Growing evidence suggests that cumulative RHI exposure is associated with the development and increased severity of CTE [3, 58]. We have previously shown in a heterogeneous cohort of deceased contact sport athletes and military personnel that the number of years of exposure to RHI significantly predicts increased CTE stage as defined by the extent of ptau pathology [5, 9]. Furthermore, a cumulative head impact index based on position, level of play, and impact frequencies from helmet accelerometer studies in American football players was associated with later-life cognitive and neurobehavioral impairment [8]. In contrast, the reported number of concussions was not significantly correlated with CTE stage [5, 9] and was less predictive than the cumulative head impact index of cognitive and neurobehavioral impairment [8]. Furthermore, 16 % of individuals diagnosed with CTE had no reported history of concussions suggesting subconcussive hits are sufficient for the development of the disease [10]. However, to date, an association between years of contact sports play and a quantitative measure of ptau pathology in the brain has not been shown, and the underlying factors linking RHI exposure to the development of CTE are unknown.

Although mild traumatic brain injury has been associated with multifocal axonal loss and microglial activation [1], the factors that initiate the development of ptau pathology are unknown. While the neuroinflammatory response to mild acute insults is usually short-lived [11, 12], RHI may lead to chronic neuroinflammation that induces a self-perpetuating inflammatory cycle with longstanding activation of microglia, including sustained release of inflammatory mediators [13]. Recent evidence suggests that neuroinflammatory cytokines and reactive microglia exacerbate tau pathology and contribute to the spreading of ptau in rodent models of Alzheimer disease and other tauopathies, suggesting a potential link between traumatic brain injury and CTE [14, 15]. However, the neuroinflammatory state years after a period of RHI is unknown.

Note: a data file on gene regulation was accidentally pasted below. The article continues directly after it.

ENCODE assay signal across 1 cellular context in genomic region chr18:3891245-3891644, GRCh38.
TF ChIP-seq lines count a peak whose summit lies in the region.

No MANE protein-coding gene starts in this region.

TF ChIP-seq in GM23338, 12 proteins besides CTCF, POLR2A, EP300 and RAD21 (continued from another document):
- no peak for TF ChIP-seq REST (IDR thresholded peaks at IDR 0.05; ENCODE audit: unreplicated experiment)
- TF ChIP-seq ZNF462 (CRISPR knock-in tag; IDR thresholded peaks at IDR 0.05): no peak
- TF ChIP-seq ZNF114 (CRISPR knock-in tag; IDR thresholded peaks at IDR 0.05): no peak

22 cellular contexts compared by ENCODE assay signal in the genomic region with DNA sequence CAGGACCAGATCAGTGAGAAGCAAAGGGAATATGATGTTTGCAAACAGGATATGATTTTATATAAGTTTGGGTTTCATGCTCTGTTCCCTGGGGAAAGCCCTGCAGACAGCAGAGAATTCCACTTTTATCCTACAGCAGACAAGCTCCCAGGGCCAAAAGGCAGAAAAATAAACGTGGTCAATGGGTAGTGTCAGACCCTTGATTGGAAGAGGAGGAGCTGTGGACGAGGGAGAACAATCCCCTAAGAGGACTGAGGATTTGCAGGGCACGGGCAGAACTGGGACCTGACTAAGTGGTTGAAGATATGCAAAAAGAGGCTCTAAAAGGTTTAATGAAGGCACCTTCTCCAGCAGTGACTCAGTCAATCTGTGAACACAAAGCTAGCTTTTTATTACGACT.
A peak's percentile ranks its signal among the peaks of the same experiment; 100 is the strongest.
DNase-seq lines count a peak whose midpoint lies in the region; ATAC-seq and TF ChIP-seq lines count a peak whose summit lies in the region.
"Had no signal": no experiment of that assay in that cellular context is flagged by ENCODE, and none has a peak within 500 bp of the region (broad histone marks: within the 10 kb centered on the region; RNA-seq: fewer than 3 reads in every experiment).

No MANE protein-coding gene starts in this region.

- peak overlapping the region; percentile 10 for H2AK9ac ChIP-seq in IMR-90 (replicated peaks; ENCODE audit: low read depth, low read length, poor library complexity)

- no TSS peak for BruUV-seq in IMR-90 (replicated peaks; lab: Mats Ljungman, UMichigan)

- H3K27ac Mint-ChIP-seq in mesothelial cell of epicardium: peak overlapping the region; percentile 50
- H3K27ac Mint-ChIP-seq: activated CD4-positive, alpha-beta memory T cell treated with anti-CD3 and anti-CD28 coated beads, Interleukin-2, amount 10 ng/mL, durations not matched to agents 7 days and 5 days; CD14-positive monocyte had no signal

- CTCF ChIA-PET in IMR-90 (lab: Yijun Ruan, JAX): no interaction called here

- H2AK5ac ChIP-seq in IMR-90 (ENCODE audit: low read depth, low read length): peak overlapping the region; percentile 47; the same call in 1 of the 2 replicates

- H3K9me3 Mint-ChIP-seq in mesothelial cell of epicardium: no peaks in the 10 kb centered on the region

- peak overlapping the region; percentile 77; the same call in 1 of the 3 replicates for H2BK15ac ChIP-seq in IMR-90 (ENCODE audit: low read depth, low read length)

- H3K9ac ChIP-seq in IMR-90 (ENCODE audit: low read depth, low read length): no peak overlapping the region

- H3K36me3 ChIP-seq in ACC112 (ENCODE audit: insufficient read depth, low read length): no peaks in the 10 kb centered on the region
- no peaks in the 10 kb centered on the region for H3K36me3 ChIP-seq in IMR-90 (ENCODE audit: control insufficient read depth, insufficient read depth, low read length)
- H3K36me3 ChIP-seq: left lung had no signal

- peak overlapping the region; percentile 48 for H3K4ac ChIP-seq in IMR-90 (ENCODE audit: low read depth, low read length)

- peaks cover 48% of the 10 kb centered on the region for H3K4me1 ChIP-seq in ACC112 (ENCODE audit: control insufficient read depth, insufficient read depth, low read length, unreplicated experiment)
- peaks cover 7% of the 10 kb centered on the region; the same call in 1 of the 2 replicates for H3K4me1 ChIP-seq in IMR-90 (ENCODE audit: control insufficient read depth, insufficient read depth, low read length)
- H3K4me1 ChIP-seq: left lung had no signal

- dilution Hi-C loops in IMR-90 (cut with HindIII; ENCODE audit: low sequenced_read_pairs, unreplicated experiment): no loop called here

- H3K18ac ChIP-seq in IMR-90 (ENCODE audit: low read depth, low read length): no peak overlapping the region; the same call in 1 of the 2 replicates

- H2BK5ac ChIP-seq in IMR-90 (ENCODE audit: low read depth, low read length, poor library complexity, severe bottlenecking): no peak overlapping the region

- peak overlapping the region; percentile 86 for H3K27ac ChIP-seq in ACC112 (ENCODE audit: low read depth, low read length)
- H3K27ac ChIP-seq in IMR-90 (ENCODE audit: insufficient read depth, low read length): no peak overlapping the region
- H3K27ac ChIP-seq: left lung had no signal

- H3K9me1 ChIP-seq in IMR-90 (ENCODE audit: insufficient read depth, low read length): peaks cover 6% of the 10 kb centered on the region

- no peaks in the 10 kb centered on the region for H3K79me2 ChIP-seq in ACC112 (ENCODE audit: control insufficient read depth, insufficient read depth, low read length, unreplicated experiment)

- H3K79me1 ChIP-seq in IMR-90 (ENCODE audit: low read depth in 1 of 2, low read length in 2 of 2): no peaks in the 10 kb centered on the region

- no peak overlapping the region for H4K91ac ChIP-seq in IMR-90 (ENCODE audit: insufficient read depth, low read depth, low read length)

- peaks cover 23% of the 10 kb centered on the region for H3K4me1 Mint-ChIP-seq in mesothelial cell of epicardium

Here, we test the hypothesis that increased neuroinflammation, defined by an increased astrocyte and microglial number and an upregulation of the inflammatory/phagocytic marker CD68, is associated with a history of longer exposure to RHI, increased CTE ptau pathology, and increased risk of developing dementia in a cohort of American football players and non-exposed control subjects.

Materials and methods

Subjects

A total of 66 brains from former American football players with a history of RHI from the VA-BU-CLF Brain Bank were neuropathologically evaluated for the changes of CTE, as well as other neurodegenerative conditions using previously published selection criteria and protocols [16]. Subjects were selected from the entire 297 subjects who had donated to the brain bank based on the following criteria: 124 subjects were excluded due to carrying a neuropathological diagnosis of either Alzheimer’s disease, Parkinson’s disease, Dementia with Lewy bodies, frontotemporal lobar degeneration, or motor neuron disease; an additional 65 subjects lacked any history of playing American football and were removed; 10 subjects were excluded for no having documentation of the length of contact sport exposure; 30 subjects did not have sufficient DLF tissue for analysis; 2 subjects were excluded due to a gunshot wound through the tissue preventing proper analysis. All cases selected were male. Sixteen additional brains from non-athlete controls were obtained from the Framingham Heart Study. Subjects were selected as controls based on their lack of history of contact sport play and lack of neurodegenerative disease other than CTE (however, no subjects without a history of contact sports play had CTE). Clinical assessment details are provided below. Next of kin provided written consent for participation and brain donation. IRB approval for brain donation was obtained through the Boston University Alzheimer's Disease Center (BU ADC) and CTE Center and Edith Nourse Rogers Memorial Veterans Hospital, Bedford, MA. Of the 66 former American football players, 18 players were found to have no neurodegenerative pathology after comprehensive neuropathological examination and were designated “RHI with no CTE” and 48 players were diagnosed with CTE using recently published NINDS criteria for neuropathologic diagnosis of CTE [5]. Of the subjects with CTE, 13 subjects were diagnosed with stage I or II CTE (Mild CTE) using the McKee staging criteria [5] and 35 subjects were diagnosed with stage III or IV CTE (Severe CTE). Table 1 contains exposure characteristics for each group.